There’s no doubt that the coronavirus, also known as COVID-19, has drastically changed our world and the way we live. Daily routines have been uprooted and turned upside down, while communities have needed to adjust how they operate businesses, how to keep everyone socially distanced, and so on. While it can be pretty clear how much this disruption has affected for-profit businesses and organizations, how this pandemic has affected non-profit organizations falls to the wayside. Here are a few of philanthropic statistics about charitable giving in a COVID-19 world.
Contrary to what might be expected, considering the economic hardships that many are facing nowadays, most donors plan to maintain or increase the amount they donate this year to their respective organizations. Specifically, 25% plan to increase their donations in response to COVID-19, while 54% plan to maintain their current giving levels. Millennials, in particular, have plans to increase the amount they donate to charities by 46% due to the pandemic, while 14% of Baby Boomers and 25% of Gen X plan the same.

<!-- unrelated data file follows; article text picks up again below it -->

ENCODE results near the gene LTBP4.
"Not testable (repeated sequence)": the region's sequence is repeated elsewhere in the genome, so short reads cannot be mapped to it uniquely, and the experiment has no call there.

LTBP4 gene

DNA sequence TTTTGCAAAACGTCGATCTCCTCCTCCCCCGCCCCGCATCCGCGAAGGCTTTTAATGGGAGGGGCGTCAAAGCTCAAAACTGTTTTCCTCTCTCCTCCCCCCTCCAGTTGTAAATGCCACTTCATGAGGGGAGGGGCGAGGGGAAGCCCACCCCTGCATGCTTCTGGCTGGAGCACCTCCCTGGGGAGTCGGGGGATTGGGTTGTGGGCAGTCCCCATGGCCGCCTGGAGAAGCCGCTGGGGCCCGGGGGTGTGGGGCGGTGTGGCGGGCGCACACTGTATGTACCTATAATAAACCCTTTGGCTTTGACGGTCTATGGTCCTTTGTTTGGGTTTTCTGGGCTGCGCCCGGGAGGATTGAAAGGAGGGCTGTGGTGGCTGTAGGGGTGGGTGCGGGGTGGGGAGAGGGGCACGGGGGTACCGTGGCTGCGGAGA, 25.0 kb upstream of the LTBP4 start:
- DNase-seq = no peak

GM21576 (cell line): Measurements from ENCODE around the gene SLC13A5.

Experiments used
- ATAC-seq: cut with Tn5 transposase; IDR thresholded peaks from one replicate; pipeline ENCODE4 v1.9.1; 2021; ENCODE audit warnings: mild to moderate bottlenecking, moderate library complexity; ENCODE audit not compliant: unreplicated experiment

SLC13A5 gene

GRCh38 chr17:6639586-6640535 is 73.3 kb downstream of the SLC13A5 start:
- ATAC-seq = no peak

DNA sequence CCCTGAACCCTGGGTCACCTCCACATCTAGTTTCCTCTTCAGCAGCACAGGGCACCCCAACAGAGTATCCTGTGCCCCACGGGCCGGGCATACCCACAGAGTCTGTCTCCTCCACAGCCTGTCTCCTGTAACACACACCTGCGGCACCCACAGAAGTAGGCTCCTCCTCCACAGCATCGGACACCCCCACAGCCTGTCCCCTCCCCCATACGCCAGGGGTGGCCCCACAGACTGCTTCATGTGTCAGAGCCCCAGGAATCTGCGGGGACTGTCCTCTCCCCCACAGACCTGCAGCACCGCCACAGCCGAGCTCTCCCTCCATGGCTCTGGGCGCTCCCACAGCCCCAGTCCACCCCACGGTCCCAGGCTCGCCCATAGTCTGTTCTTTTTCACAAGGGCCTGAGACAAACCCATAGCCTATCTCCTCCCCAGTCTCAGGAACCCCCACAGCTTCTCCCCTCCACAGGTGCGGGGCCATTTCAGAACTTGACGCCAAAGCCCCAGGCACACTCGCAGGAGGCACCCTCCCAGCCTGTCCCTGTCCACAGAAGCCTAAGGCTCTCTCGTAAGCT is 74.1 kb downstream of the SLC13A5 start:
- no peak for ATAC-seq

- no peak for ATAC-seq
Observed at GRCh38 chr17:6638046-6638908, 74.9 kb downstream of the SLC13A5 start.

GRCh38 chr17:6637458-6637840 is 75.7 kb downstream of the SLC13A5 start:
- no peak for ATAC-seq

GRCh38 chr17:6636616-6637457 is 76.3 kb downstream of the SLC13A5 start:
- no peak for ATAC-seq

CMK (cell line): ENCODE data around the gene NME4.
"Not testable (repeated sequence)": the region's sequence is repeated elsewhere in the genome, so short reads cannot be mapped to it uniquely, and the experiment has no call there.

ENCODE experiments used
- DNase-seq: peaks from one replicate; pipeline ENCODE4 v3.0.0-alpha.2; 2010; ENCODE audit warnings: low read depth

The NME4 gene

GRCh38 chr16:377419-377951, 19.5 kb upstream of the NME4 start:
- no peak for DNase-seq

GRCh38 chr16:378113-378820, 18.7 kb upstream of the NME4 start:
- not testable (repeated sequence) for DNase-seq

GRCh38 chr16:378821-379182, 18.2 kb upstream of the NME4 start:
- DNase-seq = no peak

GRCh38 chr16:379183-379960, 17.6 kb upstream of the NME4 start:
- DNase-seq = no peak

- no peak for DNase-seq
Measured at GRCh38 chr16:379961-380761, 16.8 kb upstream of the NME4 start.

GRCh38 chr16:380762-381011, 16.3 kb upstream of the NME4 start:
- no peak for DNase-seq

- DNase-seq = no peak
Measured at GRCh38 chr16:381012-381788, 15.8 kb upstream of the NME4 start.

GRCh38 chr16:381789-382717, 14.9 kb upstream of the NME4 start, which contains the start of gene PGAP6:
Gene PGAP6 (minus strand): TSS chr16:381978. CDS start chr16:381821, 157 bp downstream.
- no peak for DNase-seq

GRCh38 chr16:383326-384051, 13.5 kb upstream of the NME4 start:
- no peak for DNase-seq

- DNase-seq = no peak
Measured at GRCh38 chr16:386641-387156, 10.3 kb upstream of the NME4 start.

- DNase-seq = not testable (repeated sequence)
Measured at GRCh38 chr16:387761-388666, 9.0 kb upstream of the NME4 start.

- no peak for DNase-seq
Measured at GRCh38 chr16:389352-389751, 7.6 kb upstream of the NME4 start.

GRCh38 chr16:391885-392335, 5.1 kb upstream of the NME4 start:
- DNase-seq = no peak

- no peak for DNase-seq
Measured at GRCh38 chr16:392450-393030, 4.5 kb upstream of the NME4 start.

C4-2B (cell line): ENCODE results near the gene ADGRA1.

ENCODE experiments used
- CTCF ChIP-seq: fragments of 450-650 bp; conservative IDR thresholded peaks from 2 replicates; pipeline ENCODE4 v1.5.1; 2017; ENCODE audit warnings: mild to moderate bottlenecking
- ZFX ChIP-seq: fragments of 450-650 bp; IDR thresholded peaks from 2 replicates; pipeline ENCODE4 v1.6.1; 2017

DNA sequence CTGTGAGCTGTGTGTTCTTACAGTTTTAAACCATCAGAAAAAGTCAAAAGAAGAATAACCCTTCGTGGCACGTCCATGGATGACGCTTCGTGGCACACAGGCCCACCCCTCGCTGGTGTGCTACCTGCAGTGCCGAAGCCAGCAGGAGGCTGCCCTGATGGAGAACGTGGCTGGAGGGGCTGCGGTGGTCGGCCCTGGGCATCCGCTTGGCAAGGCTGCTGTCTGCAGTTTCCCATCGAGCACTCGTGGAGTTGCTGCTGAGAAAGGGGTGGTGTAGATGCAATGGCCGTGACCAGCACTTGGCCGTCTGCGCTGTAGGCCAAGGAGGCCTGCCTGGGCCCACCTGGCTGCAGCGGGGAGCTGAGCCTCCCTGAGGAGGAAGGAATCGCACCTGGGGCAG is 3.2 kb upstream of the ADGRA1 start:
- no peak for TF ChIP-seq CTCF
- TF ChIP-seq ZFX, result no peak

Unlike the increase in monetary donations, volunteer activity will see a downward shift due to quarantine and stay-at-home orders, as well as the need to socially distance from one another and follow established CDC guidelines. This is a huge challenge for non-profits that rely on volunteer work to help keep them afloat and deliver critical services to those they’re helping, especially since nearly half of the surveyed volunteers have plans to decrease or stop their volunteer time altogether because of the pandemic. This is more likely to happen with older generations, such as the Baby Boomers and Silent Generation; conversely, Gen X and Millennials expect to increase their volunteer time.
Even though we’ve learned much since the pandemic first started, there’s still much that we’ve yet to learn about the coronavirus and how it impacts us in the long-term. This uncertainty affects how donors decide to help combat the virus; many donors don’t feel they know enough about it to effectively support those who are fighting the spread of COVID-19. A third of donors don’t feel that they have the information they need to understand how their contributions are helping, and older generations are unsure of how to direct their donations in the first place.